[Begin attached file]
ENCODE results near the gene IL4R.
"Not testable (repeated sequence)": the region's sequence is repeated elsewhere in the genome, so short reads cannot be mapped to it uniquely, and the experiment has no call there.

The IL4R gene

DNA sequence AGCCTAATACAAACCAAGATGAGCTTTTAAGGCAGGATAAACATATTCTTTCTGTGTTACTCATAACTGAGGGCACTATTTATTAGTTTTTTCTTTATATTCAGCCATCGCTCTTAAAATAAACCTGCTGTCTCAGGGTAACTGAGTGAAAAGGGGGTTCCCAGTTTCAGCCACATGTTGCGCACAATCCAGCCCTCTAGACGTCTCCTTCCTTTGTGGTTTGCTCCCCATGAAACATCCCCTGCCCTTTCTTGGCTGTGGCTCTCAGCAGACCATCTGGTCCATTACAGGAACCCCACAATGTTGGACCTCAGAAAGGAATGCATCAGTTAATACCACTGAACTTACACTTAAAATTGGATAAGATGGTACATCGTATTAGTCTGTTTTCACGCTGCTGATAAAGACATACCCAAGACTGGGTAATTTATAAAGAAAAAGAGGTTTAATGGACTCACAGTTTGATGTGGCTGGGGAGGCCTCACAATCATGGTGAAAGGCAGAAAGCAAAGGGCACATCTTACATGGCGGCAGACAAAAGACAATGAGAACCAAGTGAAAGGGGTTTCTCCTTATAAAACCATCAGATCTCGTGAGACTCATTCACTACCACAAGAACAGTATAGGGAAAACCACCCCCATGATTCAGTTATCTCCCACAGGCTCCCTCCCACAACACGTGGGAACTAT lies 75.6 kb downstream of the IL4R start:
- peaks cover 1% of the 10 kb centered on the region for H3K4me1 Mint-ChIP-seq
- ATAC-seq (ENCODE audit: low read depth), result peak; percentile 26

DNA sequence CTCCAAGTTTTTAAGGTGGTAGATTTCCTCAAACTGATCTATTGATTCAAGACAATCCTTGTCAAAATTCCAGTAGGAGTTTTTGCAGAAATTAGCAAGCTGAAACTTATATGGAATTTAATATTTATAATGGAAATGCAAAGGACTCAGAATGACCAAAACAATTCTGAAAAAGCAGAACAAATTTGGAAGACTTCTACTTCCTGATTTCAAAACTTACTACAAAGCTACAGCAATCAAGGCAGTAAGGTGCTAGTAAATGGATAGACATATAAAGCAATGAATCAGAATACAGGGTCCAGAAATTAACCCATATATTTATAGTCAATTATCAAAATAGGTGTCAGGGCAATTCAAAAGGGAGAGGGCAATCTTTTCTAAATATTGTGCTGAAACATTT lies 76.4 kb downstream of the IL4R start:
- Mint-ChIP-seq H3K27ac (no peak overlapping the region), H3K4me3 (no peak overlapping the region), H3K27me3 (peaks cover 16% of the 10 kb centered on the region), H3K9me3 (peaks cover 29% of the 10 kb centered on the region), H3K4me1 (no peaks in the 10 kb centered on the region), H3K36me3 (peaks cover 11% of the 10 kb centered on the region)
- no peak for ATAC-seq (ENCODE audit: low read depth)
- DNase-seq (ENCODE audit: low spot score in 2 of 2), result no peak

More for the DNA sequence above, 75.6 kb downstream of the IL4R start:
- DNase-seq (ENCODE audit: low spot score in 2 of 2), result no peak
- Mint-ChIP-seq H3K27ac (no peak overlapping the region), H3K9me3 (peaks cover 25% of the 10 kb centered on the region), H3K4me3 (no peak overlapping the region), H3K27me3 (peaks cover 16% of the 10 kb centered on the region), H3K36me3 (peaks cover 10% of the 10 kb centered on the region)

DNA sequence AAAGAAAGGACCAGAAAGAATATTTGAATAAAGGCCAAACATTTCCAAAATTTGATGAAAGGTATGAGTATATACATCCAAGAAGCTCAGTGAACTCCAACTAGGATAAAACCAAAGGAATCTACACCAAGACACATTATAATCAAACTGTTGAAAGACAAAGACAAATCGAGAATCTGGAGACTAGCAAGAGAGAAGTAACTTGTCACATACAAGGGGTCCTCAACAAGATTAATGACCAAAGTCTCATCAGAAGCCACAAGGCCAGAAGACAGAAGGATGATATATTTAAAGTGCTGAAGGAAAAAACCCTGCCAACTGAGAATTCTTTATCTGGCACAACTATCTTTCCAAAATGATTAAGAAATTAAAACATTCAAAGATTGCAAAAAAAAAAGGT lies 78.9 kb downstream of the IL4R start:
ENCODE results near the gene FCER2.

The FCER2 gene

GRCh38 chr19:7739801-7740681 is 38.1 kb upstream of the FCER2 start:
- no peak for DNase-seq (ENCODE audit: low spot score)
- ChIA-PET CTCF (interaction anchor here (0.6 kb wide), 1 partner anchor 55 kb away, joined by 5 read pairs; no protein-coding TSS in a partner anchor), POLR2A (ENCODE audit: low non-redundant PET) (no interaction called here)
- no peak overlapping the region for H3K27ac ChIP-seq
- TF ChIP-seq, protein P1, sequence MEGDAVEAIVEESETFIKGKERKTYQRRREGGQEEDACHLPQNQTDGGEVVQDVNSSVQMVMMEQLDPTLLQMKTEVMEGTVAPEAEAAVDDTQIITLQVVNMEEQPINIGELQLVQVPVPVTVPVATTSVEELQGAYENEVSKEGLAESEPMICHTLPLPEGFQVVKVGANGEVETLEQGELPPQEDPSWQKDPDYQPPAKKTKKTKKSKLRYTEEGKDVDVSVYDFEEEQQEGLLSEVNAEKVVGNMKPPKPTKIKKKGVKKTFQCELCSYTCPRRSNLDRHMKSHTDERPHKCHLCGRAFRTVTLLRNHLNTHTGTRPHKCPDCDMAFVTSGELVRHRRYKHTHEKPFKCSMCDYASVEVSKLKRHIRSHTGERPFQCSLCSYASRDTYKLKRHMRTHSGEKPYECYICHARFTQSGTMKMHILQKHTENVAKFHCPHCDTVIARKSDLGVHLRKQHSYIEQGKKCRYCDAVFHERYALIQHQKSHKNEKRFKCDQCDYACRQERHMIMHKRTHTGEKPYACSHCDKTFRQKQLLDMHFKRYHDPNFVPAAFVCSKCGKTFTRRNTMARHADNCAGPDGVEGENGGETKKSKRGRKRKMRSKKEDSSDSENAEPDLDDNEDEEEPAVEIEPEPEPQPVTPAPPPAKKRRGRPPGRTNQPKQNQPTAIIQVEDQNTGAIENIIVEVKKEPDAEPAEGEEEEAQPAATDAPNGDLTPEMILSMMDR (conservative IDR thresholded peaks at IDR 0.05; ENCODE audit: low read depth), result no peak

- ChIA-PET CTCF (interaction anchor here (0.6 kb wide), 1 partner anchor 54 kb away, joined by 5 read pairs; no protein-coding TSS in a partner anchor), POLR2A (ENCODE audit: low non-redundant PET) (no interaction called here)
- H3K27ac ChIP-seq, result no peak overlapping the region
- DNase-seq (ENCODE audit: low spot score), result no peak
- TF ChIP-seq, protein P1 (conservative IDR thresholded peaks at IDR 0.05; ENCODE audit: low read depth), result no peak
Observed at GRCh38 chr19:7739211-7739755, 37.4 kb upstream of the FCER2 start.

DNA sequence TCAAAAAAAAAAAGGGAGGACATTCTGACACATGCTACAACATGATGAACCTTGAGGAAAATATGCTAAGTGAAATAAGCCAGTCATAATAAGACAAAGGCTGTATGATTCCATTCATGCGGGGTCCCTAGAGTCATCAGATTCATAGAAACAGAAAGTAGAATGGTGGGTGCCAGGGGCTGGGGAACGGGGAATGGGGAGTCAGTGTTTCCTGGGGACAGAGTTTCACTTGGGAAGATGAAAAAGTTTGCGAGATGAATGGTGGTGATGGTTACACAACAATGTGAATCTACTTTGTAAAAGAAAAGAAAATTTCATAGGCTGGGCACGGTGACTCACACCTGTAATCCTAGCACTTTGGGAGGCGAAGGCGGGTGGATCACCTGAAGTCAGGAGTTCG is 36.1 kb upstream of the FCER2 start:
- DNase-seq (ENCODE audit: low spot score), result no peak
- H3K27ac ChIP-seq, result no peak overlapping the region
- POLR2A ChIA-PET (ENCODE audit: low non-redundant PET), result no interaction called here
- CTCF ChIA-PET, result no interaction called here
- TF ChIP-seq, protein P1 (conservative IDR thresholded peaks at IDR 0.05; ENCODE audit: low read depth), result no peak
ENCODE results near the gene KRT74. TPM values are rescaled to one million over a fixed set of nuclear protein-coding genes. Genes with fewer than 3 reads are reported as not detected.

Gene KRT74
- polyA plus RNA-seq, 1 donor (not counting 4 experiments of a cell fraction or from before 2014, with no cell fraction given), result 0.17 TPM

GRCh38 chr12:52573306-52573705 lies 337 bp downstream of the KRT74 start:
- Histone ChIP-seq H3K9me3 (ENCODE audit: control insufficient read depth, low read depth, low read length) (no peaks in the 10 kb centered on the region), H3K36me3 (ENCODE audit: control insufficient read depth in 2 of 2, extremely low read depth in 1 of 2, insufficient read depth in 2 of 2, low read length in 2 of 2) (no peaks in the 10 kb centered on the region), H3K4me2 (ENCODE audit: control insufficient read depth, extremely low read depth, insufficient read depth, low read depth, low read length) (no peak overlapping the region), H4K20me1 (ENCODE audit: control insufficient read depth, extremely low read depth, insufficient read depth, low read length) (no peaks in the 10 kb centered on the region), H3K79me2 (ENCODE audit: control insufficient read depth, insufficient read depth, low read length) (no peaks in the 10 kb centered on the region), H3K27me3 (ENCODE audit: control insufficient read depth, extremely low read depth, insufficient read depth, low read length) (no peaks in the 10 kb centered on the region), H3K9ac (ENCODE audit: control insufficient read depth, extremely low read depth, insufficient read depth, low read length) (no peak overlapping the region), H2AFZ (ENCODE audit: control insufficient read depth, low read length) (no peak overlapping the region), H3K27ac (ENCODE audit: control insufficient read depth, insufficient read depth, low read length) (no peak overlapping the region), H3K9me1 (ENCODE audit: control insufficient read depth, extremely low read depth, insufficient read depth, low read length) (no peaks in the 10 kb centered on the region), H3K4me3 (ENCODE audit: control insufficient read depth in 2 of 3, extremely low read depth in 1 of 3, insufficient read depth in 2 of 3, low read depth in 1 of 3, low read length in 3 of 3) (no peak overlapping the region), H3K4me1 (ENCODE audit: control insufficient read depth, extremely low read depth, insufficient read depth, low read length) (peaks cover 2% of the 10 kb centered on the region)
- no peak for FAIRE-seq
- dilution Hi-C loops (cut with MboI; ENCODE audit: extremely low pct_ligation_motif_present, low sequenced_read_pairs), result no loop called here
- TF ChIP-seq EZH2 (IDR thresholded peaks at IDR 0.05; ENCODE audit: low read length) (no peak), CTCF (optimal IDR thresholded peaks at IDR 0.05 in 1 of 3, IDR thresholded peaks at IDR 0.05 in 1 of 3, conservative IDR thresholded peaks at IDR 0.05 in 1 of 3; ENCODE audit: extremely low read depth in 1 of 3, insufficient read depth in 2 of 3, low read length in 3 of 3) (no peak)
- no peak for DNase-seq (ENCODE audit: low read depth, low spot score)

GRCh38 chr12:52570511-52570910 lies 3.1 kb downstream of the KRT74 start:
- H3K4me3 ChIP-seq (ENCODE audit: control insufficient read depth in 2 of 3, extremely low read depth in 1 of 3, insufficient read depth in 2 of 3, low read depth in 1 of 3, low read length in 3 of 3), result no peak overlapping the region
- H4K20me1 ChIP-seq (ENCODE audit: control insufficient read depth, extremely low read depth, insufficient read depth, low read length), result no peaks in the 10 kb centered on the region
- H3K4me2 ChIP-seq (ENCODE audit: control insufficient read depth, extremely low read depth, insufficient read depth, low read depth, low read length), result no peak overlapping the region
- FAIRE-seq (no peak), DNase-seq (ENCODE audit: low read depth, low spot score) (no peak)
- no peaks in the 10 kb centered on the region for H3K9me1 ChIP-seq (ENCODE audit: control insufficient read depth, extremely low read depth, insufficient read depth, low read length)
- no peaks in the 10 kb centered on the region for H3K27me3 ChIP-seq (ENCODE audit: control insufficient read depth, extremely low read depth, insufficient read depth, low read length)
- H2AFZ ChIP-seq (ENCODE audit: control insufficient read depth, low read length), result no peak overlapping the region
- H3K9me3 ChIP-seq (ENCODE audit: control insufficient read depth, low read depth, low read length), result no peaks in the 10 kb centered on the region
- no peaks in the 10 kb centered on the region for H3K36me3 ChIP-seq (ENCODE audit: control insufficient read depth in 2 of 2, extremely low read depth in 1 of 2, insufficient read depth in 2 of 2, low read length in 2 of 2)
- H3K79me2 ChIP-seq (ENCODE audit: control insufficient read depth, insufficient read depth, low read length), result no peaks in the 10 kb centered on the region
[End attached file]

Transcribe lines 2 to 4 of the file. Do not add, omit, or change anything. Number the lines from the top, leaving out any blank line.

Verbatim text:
"Not testable (repeated sequence)": the region's sequence is repeated elsewhere in the genome, so short reads cannot be mapped to it uniquely, and the experiment has no call there.

The IL4R gene

DNA sequence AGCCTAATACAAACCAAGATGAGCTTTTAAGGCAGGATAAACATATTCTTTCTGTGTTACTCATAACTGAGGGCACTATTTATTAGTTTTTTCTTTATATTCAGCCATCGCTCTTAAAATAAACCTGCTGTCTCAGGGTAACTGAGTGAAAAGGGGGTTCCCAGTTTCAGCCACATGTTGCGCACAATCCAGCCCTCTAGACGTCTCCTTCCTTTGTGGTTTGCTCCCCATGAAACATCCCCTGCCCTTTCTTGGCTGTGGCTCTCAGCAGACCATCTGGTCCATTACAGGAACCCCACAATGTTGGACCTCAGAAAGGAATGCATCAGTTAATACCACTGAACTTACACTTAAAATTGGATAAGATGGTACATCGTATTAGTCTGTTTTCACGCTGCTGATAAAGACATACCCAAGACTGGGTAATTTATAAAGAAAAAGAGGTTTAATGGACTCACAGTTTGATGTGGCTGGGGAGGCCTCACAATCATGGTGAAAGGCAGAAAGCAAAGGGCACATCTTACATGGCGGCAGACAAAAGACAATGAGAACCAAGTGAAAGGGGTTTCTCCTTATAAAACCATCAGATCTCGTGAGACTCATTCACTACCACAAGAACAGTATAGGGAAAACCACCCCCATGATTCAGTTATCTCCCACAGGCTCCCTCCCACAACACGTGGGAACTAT lies 75.6 kb downstream of the IL4R start: